Oregon politicians and law enforcement groups are fighting over efforts to reduce voter-approved mandatory minimum prison sentences.
Liberals claim the mandatory minimum terms are too harsh, and will overload prisons, and law enforcement ranks insist they are appropriate, the Register-Guard newspaper reported.
While the legislators continue to press for removing mandatory minimum sentences for property and drug offenses, amendments to drop mandatory minimums for violent crimes are being rejected.
“The goal has been to shift costs out of ‘hard’ (prison) beds and make an investment at the community level,” said Democratic Sen. Floyd Prozanski, who played a central role in examining prison reforms.
If the state can successfully reduce the prison population, the projected saving of approximately $30 million over the next two years was to be divvied up among Oregon’s 36 counties. Those counties would determine which community corrections programs to fund.
Some of the proposed reforms violate “truth in sentencing” legislation, a Lane County district attorney said to the Register-Guard. The money offered by the state for “community corrections” isn’t enough to drive down the need for prison beds, he added.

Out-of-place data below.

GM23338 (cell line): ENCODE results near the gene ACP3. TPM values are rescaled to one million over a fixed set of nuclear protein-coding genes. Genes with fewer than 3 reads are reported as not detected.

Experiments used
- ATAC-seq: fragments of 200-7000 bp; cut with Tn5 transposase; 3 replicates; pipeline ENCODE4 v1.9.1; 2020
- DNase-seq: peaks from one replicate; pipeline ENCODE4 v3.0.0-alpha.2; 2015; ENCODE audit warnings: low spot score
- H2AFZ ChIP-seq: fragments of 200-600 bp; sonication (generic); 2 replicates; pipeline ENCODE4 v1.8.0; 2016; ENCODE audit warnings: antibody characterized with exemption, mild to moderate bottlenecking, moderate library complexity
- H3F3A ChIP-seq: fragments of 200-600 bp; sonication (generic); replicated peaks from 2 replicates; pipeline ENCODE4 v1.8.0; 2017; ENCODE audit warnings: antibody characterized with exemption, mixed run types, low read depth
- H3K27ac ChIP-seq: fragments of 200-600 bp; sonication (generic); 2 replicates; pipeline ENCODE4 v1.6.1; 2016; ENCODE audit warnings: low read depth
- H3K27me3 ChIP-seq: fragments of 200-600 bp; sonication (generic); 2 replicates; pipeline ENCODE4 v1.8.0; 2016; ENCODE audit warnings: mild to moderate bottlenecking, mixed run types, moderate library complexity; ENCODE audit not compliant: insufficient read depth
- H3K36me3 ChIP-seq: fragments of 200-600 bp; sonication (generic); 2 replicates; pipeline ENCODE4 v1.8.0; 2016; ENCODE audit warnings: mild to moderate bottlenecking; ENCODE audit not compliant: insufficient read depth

A compromise counter-proposal by Oregon district attorneys includes removing mandatory minimum sentences for repeat drug offenders. Law officials might agree to legislation for new sentencing changes only if the prison population grew to the point where a new prison facility is required, stated an official from the district attorney’s office.
Advocates insist the proposed reforms of mandatory sentences for property and drug offenses are needed, said Shannon Wight of the Portland-based Partnership for Safety and Justice.
“We hope (lawmakers) are going to stay on track” with their proposal,” she said. “It’s about getting back to what the system does best, and that’s funding (preventive) programs at the local level.”